Bachmann announced her bid during a GOP presidential debate in New Hampshire. The third-term Minnesota congresswoman is the first woman to enter the 2012 race.
Despite having low seniority and few policy accomplishments, Bachmann has risen to prominence in Washington in part by her frequent TV appearances and willingness to attack President Barack Obama.
Her popularity with tea party activists and her credentials as a social conservative make her a credible threat to other candidates courting conservatives.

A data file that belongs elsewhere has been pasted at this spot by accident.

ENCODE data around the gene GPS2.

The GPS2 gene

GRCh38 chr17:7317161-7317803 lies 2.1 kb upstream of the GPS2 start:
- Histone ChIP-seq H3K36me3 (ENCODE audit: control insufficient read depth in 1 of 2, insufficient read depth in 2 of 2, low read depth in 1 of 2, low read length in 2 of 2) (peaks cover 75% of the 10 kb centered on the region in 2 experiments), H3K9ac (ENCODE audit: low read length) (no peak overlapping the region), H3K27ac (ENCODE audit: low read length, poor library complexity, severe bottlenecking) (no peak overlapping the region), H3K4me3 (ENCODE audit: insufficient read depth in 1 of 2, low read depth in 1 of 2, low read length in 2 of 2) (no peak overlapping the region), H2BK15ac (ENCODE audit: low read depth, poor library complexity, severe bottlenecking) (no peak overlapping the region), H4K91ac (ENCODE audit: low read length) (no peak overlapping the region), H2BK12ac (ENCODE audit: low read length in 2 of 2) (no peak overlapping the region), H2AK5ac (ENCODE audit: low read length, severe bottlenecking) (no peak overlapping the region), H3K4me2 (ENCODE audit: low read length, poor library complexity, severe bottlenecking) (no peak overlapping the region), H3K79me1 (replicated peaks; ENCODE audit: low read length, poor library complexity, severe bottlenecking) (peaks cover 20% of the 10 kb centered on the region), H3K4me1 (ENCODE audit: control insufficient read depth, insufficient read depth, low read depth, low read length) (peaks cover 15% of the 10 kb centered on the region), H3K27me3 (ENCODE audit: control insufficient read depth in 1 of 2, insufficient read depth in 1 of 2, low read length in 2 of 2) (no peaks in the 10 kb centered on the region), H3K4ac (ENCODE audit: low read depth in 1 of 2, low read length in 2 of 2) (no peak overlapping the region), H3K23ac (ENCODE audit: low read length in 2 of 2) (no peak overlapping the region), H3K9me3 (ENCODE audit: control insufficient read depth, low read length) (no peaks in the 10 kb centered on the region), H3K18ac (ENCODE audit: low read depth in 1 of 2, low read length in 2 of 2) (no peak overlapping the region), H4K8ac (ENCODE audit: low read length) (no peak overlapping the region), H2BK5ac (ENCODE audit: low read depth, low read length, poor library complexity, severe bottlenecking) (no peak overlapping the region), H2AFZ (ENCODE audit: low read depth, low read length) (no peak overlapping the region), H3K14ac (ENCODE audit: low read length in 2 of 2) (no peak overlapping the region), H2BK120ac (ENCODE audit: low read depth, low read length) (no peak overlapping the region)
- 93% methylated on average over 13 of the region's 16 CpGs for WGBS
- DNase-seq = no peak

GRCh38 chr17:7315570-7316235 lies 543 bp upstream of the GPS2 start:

Bachmann has been considering a run over the past few months, visiting early primary states, raising money and railing against Obama.
"Our country needs a leader who understands the hardships that people across America have been facing over the past few years, and who will do what it takes to renew the American dream. We must become a strong and proud America again, and I see clearly a better path to a brighter future," Bachmann said in a statement issued through her new campaign.
Bachmann is known for unyielding stances, biting commentary and high-profile gaffes. She once accused Obama of running a "gangster government."
The Associated Press contributed to this report.